Although it looks like it at first, the capitalist does not buy hours
of labour. He buys hours of the commodity labour-power. The use-
value/exchange value dialectic applies to this commodity in exactly
the same way as any other commodity. However, this commodity
"possesses a property by which it differs from all other commodities".
Concrete-labour, the use-value of labour-power, is *at one and the
same time* abstract, universal, human labour in general, "the
universal value-creating element". The use-values created by concrete
labour are at the same time exchange-values. The magnitude of these
exchange-values is greater than the exchange-value of the labour-power
that has been used in their creation. That is the source, *the only
source*, of surplus-value.

I am sorry I just didn't have time to reply to some of the points Juan
made earlier. One point he did make closely relates to the question
dealt with above and needs to be answered. He argued, in opposition to
me, that use-value could not be pure quality since it, very clearly in
his opinion, still contained quantity. He then gave examples *of
commodities* to show they possessed a quantitative aspect. Commodities
do always come in definite quantities and sometimes quantity is
essential to the use-value; e.g. a pair of shoes, but the use-value of
a commodity and the commodity itself is not the same thing. I still
maintain that use-value is the pure qualitative aspect of the

Marx's initial logical error in Grundrisse relates closely to this
question. At that time, Marx was confusing the use-value of the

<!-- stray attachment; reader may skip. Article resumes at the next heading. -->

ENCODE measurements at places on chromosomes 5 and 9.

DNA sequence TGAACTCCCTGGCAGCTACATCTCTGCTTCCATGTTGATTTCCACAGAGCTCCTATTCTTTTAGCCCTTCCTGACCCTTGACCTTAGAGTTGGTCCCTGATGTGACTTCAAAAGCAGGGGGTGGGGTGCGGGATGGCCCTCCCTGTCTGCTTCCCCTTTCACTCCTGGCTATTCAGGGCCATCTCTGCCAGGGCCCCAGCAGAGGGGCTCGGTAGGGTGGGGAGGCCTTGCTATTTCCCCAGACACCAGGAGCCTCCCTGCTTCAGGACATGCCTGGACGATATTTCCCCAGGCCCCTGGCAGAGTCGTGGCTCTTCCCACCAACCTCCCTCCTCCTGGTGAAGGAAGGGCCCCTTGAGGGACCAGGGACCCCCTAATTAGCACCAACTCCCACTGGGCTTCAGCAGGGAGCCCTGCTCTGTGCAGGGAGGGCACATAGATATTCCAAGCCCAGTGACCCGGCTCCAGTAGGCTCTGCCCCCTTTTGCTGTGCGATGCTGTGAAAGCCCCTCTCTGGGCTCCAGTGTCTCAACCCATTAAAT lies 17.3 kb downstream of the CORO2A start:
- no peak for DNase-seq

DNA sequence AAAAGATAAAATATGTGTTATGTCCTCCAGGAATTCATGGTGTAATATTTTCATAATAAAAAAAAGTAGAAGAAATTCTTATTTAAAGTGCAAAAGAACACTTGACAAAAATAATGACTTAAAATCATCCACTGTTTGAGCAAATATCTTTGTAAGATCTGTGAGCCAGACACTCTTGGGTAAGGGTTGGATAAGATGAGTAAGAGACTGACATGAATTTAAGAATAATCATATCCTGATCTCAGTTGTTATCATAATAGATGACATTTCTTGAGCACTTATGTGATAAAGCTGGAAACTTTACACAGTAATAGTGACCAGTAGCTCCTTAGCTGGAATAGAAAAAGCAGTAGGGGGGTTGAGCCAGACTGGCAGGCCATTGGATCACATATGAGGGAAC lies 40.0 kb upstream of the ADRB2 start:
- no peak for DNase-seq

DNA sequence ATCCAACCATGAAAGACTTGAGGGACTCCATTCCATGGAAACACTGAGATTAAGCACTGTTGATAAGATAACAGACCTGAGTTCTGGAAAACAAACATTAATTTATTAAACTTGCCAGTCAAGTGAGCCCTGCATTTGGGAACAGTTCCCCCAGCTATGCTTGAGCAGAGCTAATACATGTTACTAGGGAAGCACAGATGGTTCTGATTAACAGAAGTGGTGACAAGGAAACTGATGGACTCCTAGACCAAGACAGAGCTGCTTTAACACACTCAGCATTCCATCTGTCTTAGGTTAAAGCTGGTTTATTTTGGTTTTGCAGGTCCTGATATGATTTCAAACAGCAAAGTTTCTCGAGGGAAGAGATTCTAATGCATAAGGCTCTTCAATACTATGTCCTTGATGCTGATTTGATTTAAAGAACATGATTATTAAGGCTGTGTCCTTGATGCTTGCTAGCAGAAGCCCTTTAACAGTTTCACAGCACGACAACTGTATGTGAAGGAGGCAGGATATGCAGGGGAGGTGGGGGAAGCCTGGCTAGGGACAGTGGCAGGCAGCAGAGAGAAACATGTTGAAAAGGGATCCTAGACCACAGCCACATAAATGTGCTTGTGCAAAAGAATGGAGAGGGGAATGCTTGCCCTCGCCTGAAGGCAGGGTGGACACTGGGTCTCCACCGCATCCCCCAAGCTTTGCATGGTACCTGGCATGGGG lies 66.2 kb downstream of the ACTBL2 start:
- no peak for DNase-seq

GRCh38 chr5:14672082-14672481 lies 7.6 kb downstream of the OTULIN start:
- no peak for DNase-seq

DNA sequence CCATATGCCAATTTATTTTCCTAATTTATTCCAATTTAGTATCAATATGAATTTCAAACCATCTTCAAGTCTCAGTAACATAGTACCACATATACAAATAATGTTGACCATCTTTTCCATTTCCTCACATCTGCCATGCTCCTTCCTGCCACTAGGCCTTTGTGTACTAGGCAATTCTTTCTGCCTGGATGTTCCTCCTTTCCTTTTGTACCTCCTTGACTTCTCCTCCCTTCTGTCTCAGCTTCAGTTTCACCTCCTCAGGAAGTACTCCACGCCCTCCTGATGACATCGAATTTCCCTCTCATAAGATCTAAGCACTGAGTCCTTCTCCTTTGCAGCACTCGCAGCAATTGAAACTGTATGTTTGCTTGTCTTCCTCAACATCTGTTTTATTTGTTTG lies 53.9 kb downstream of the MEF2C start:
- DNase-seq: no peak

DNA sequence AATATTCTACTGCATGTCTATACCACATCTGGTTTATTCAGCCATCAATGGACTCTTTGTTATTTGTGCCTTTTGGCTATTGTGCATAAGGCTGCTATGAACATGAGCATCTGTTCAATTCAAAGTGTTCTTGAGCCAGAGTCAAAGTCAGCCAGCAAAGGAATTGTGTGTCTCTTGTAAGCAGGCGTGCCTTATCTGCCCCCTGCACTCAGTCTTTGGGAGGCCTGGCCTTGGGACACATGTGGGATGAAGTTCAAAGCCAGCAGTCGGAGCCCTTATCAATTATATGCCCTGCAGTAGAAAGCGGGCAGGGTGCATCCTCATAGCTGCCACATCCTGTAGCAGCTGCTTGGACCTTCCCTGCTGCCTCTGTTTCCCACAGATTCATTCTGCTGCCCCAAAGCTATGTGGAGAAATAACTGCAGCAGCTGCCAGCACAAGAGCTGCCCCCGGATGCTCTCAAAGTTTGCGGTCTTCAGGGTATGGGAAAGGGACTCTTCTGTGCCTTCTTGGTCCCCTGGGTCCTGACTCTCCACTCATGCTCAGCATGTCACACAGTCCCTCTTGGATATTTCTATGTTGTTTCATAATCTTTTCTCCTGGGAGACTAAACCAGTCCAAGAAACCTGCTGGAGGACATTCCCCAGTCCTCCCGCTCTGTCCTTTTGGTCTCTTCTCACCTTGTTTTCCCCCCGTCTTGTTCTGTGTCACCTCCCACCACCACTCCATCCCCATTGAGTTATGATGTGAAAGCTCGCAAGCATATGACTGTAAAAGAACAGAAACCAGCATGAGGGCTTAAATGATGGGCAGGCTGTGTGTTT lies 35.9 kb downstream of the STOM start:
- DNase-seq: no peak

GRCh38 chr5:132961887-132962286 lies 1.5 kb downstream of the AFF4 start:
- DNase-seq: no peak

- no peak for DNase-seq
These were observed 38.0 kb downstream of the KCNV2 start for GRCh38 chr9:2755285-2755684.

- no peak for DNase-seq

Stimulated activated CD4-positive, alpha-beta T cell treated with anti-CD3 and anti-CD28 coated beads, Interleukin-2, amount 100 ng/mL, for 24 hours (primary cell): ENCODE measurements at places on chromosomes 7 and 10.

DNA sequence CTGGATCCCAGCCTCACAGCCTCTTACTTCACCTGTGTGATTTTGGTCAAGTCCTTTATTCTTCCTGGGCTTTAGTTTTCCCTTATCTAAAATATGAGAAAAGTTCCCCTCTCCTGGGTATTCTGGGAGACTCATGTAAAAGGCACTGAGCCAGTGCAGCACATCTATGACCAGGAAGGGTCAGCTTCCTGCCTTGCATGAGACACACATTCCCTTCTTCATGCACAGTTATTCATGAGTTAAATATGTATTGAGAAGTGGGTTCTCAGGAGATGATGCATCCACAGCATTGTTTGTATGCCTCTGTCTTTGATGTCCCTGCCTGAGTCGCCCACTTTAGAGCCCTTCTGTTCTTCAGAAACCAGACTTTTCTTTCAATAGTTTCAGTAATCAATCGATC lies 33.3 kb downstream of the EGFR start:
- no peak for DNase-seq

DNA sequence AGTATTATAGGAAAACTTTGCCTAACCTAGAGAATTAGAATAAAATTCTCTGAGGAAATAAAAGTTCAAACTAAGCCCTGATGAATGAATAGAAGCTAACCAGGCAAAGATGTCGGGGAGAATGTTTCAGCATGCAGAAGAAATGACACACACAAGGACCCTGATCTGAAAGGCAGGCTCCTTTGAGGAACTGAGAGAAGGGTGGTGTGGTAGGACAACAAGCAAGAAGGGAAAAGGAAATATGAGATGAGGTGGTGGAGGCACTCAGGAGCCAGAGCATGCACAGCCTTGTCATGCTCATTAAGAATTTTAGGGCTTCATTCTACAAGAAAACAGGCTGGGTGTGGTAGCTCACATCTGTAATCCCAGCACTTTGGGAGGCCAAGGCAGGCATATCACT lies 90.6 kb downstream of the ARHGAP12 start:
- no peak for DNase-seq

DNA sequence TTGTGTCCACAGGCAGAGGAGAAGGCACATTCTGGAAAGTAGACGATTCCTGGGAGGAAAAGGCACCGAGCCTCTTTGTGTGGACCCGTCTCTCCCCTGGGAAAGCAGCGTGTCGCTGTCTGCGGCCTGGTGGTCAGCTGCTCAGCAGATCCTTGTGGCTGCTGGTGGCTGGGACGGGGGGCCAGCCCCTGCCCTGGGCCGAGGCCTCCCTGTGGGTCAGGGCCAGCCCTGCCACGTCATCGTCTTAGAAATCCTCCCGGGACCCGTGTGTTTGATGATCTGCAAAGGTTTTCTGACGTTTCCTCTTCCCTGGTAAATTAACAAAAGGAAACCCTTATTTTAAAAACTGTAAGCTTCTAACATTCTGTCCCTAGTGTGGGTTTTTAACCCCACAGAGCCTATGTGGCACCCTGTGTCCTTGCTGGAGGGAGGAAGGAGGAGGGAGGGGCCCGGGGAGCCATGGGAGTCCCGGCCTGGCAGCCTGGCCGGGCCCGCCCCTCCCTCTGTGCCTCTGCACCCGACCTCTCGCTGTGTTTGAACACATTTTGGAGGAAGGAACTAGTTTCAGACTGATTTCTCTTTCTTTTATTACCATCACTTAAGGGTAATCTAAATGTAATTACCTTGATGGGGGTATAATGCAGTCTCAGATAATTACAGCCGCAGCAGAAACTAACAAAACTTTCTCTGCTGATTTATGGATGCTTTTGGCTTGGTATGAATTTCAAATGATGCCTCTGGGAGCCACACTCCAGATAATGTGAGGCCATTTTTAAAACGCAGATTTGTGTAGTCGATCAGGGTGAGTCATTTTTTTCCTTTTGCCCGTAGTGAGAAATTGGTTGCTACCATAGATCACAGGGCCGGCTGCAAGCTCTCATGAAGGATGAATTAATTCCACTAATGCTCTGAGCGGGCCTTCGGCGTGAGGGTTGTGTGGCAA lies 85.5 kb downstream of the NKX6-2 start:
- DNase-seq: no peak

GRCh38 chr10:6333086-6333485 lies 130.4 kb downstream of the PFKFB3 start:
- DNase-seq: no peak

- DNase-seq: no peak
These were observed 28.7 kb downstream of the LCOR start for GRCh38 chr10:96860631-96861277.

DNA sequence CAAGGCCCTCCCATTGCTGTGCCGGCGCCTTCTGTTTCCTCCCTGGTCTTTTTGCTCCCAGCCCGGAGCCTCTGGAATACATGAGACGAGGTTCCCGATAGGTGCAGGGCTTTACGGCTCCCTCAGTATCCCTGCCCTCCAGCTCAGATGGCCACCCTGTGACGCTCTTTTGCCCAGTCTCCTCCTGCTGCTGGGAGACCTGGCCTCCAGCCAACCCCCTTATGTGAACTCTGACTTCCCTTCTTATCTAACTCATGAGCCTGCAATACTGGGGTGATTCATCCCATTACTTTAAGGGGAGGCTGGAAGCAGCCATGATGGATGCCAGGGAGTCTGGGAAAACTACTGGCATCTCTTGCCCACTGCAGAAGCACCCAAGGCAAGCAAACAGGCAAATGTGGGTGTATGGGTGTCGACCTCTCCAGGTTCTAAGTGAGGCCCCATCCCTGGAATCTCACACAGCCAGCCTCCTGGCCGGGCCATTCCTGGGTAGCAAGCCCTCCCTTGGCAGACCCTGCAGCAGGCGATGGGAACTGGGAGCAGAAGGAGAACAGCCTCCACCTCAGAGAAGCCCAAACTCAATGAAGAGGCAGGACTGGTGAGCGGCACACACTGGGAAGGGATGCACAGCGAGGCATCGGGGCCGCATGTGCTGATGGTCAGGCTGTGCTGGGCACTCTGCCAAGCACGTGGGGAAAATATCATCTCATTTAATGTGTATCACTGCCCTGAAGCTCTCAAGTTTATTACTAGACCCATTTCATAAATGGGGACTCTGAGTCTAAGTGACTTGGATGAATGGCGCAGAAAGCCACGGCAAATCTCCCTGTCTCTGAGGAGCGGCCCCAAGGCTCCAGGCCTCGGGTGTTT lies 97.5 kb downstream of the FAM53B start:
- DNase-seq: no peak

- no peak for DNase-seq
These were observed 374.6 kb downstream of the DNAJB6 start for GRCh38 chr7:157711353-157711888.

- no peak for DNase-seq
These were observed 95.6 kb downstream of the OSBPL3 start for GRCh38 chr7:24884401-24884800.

commodity labour-power with the commodity itself. It therefore
appeared that the use-value was quantitative i.e. 12 hours of labour.
Only by introducing the vital distinction between labour and labour-
power was he able to correct this. The capitalist buys hours of
labour-power, but concrete labour, the use-value of labour power, is
purely qualitative.

I am sorry, Steve, but I find your point (2) on how to resolve our
differences absolutely ridiculous:

+ (2) Analyse Marx's language statistically to see: whether there was
+ a break between the Grundrisse and Capital, or whether there was
+ continuity; and to see which set of phrases--uv/ev or
+ concrete/abstract labor-- occurs most frequently.
+ I have been considering (2) for a long time; computer technology
+ would enable us to process and analyse Marx's word usage
+ statistically. Would you be interested in a joint research project
+ on this?

No. Do universities actually pay people to carry out this kind of
nonsense! The differences between us concern the logic of Capital.
This has been a much neglected question in the west. Althusser _et al_
sought to bury it completely. In the Soviet bloc, it was treated as an
important question, mainly because Lenin himself did some serious work
on it. Despite all the _dia mat_ shit that dominated Soviet philosophy
the Lenin-Deborin-Ilyenkov tradition did carry out significant work on
the logic of Capital that deserves to be rescued from the debris of
Soviet society.

I think the only way to continue this discussion would be through
tackling these issues. An organised reading of _Capital_ was being
discussed when I first joined this Marxism mailing list. I think, if
there is enough interest, this still remains the way to proceed.

Chris Bailey